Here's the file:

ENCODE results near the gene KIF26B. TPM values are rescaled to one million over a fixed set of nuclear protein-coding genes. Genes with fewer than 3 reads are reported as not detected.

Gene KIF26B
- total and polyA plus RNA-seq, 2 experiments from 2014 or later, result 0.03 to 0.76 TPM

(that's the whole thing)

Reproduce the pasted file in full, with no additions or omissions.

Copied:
ENCODE results near the gene KIF26B. TPM values are rescaled to one million over a fixed set of nuclear protein-coding genes. Genes with fewer than 3 reads are reported as not detected.

Gene KIF26B
- total and polyA plus RNA-seq, 2 experiments from 2014 or later, result 0.03 to 0.76 TPM